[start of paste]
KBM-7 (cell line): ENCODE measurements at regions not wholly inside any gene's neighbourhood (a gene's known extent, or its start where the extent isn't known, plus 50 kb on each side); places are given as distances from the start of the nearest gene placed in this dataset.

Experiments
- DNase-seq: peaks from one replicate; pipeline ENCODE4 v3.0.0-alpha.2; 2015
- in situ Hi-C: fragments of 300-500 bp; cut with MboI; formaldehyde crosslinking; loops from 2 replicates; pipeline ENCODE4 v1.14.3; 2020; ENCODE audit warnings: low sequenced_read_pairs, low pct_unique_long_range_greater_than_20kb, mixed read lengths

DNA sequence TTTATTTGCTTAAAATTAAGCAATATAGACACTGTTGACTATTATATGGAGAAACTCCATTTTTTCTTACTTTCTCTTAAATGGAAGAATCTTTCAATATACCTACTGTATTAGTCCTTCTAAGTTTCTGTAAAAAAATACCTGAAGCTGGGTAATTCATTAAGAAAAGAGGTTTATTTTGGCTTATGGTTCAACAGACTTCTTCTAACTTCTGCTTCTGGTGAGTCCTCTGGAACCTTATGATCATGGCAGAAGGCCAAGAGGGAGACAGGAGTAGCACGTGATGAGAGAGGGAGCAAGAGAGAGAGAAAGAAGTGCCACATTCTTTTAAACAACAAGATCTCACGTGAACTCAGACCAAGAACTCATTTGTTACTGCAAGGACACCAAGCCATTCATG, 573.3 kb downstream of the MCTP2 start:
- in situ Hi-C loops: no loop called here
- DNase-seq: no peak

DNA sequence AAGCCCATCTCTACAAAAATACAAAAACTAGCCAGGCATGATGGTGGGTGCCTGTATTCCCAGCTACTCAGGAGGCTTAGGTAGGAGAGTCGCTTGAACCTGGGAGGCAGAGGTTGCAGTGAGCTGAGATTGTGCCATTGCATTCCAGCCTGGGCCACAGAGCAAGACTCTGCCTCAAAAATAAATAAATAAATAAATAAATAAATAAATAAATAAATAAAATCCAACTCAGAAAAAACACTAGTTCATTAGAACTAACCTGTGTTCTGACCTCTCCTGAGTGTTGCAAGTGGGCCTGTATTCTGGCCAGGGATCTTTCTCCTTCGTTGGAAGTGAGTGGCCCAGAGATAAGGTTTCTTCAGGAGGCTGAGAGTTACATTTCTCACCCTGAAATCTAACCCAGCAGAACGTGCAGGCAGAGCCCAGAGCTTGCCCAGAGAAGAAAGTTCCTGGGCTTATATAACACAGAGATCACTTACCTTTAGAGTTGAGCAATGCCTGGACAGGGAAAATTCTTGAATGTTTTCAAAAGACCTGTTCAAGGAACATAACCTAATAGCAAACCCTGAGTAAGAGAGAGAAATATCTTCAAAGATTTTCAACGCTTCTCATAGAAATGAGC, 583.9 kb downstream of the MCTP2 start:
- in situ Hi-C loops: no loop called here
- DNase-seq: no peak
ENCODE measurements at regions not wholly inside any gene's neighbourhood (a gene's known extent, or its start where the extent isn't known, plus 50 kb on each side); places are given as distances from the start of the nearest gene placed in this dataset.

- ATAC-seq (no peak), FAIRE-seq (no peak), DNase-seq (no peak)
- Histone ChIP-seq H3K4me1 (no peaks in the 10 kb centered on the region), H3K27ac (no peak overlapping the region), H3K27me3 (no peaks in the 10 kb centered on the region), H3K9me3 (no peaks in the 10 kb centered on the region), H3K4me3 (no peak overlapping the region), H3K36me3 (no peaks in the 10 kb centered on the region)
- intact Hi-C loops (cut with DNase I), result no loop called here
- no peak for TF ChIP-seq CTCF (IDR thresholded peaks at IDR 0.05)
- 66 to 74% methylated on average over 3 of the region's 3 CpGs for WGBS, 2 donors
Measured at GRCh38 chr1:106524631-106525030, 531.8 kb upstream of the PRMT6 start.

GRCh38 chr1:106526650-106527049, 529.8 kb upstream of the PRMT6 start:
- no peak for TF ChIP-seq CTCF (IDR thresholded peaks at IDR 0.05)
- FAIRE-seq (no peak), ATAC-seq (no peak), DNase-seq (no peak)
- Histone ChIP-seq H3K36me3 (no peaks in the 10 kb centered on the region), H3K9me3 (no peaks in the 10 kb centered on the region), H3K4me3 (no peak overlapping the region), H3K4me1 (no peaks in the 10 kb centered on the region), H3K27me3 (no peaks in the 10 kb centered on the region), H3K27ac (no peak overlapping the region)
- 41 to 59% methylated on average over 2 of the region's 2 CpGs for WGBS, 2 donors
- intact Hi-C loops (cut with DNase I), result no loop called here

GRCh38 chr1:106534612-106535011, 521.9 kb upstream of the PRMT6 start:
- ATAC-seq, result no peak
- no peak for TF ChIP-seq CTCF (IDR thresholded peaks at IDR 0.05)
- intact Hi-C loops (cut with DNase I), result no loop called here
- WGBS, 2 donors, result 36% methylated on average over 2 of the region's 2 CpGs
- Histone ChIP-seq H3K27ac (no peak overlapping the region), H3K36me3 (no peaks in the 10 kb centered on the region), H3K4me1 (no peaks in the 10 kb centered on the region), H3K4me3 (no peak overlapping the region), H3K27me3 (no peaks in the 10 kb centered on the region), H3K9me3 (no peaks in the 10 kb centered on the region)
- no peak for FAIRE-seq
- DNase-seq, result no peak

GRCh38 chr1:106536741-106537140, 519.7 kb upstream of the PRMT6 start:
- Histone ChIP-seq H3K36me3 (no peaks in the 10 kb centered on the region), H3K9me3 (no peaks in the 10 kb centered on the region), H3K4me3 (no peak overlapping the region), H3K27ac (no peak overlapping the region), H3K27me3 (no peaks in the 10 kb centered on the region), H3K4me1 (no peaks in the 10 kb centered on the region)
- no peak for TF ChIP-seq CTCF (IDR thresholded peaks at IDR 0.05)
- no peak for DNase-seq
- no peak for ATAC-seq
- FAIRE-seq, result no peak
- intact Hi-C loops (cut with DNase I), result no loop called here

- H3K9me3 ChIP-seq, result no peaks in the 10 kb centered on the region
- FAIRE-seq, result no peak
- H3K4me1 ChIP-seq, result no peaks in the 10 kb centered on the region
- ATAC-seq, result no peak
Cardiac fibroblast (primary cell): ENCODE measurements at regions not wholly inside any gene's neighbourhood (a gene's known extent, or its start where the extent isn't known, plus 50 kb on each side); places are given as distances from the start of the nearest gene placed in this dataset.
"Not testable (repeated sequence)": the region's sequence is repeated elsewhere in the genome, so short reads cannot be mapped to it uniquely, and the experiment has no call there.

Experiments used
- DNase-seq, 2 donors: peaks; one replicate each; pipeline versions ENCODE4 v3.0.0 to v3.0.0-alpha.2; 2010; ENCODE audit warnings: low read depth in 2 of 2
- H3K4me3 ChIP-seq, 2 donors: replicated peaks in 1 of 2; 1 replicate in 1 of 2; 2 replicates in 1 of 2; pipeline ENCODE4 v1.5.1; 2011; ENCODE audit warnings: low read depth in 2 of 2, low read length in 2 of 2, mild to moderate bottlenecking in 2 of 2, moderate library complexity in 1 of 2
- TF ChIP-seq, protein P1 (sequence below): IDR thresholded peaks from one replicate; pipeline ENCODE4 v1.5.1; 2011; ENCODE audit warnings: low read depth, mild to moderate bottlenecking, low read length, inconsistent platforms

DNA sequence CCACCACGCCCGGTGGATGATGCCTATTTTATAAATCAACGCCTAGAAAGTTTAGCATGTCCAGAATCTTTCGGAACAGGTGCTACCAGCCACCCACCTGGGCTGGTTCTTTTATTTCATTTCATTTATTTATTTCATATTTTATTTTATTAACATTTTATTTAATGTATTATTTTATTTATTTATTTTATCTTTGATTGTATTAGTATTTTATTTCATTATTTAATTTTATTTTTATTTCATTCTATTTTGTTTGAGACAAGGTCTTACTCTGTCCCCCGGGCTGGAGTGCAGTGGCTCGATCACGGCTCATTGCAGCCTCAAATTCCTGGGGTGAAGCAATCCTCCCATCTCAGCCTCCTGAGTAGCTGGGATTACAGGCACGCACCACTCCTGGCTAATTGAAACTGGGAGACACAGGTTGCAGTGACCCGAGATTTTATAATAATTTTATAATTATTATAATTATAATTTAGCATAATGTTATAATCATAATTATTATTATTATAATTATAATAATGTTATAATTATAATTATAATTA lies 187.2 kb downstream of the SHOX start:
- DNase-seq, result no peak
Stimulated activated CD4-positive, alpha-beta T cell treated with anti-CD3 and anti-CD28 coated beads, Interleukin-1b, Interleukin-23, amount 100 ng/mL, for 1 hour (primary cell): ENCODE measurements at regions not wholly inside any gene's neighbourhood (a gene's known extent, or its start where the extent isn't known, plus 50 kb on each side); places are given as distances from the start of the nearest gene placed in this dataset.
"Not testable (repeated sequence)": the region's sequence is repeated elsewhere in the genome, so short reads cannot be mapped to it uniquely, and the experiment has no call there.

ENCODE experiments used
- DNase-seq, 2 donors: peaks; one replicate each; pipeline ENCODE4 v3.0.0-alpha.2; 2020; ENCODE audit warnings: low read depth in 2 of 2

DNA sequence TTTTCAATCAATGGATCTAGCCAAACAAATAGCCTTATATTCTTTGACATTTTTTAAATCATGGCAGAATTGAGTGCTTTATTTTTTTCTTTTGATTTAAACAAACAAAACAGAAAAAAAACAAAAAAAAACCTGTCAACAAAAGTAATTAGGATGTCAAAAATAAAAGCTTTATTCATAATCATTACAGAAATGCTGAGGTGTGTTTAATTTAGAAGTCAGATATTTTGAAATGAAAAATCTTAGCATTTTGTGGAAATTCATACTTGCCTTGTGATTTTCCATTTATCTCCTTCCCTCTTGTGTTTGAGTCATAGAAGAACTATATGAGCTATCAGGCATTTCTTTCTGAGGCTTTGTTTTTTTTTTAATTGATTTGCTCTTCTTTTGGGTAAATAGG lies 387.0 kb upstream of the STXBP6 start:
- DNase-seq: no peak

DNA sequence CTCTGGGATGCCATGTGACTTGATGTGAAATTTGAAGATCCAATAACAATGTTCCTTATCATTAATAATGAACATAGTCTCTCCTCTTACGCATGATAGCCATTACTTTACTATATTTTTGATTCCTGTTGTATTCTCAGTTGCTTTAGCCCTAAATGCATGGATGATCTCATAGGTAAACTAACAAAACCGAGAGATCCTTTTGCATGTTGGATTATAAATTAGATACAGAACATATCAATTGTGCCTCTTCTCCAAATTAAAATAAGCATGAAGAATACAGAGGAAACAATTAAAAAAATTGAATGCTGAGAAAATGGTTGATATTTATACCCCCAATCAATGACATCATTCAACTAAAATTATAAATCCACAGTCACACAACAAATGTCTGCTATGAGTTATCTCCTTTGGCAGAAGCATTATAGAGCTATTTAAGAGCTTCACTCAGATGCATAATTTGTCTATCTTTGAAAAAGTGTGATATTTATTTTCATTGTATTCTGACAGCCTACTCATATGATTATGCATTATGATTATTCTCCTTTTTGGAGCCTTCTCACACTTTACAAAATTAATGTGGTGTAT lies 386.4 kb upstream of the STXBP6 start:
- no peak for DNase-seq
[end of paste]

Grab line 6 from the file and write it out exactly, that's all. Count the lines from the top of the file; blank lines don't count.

- in situ Hi-C loops: no loop called here